Voters in the Republican Primary in Charlotte County have a choice between two very different candidates for the Airport Authority District 1 seat. Vanessa Oliver and Bob Starr are both vying for the position, which has held by Commissioner Pam Seay for 24 years.
Oliver is an attorney and the daughter of State Rep. Mike Grant. She serves as the chief administrative officer of his company, Ambitrans. She grew up in the area, attended the College of William and Mary, and returned to Florida for law school at the University of Florida. After working at a firm in Eustis, she and her husband returned to Charlotte County about eight years ago.
She’s running for the Airport Authority because it’s “so vitally important for our community,” and she said she was raised to give back where she can and she believes her skill set fits the job.
Oliver has worked with the Economic Development Partnership and is on the United Way board, whose goal is to eliminate poverty. She wants to create high-paying jobs in the area, so it’s a place where her children will one day have opportunities, and multiple generations can live and thrive together.
She wants to bring more passengers through the airport by continuing the airport’s relationship with Allegiant and pursuing additional airlines with the incentive of low costs. She also wants to bring more ancillary services to generate revenue, such as a hotel and more restaurants.
Finally, Oliver hopes to bring more tenants to the industrial park. She believes the airport should approach companies that are currently looking to save on costs and maybe hoping to return from overseas. With no state income tax and infrastructure already in place, she said it’s ripe for opportunity.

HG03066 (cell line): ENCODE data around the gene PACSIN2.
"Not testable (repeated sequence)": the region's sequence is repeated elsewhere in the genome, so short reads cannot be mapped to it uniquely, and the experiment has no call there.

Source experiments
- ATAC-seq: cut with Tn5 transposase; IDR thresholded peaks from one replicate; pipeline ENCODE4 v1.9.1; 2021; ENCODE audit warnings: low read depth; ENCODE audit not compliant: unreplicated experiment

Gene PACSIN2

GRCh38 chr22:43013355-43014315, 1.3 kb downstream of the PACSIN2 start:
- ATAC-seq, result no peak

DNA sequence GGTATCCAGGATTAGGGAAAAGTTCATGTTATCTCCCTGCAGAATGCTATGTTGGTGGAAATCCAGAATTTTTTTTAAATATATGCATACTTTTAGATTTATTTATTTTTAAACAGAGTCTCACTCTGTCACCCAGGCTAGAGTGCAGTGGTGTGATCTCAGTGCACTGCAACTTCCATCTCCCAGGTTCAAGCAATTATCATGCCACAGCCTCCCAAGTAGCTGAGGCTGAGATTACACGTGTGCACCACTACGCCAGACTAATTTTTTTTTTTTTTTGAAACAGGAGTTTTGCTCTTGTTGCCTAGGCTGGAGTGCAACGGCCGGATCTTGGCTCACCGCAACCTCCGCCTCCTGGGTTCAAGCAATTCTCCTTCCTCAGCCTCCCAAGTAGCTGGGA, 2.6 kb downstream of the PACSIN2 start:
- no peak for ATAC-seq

“At the end of the day, I care so much about this community,” she said. “I love it here.”
Starr has different priorities when it comes to the airport. He is a former Charlotte County commissioner and prior chairman of the Republican Party in Charlotte County. He said he was ready to retire but got into the race because of the noise from planes flying over his home.
In recent years, it’s become “unbearable,” he said. Starr believes as a commissioner, he would be able to change the flight patterns to reduce noise from planes in eastern Charlotte County. He believes it’s a simple matter of redirecting them over DeSoto County, rather than over areas like Deep Creek, Charlotte Harbor and Ridge Harbor.
“This is a simple fix and a big problem,” he said.
However, Oliver said a study by the Federal Aviation Administration shows the noise isn’t a huge issue. While it’s subjective, she said at her home in Deep Creek, she doesn’t find the noise to be intrusive.
Starr also believes the airport should be making more money from Allegiant. In a comparable airport, he said there would be an $8.25 deplaning fee per passenger, but at the Punta Gorda Airport, they pay only 27 cents.
He also thinks Allegiant is unlikely to finish Sunseeker Resort in Charlotte Harbor and believes someone needs to “hold their feet to the fire.”
Oliver said she doesn’t see how the Airport Authority would have any ability to make the company finish Sunseeker, and she believes the current low-cost model is good for both the airport, consumers, and Allegiant.
“It’s working,” she said. “We have a different model, but I would stake our finances on any airport in the country.”
Like Oliver, Starr also believes in bringing more business and development to the area around the airport, and he believes he has the skills to make that happen. He helped bring Cheney Brothers to the area when he was on the County Commission and worked for Procter & Gamble for 27 years. He said the board needs to be proactive and could take steps such as hiring a marketing firm to find the best for for the area.
“You need to go out and look for people,” he said. “You’ve got to ask for the order.”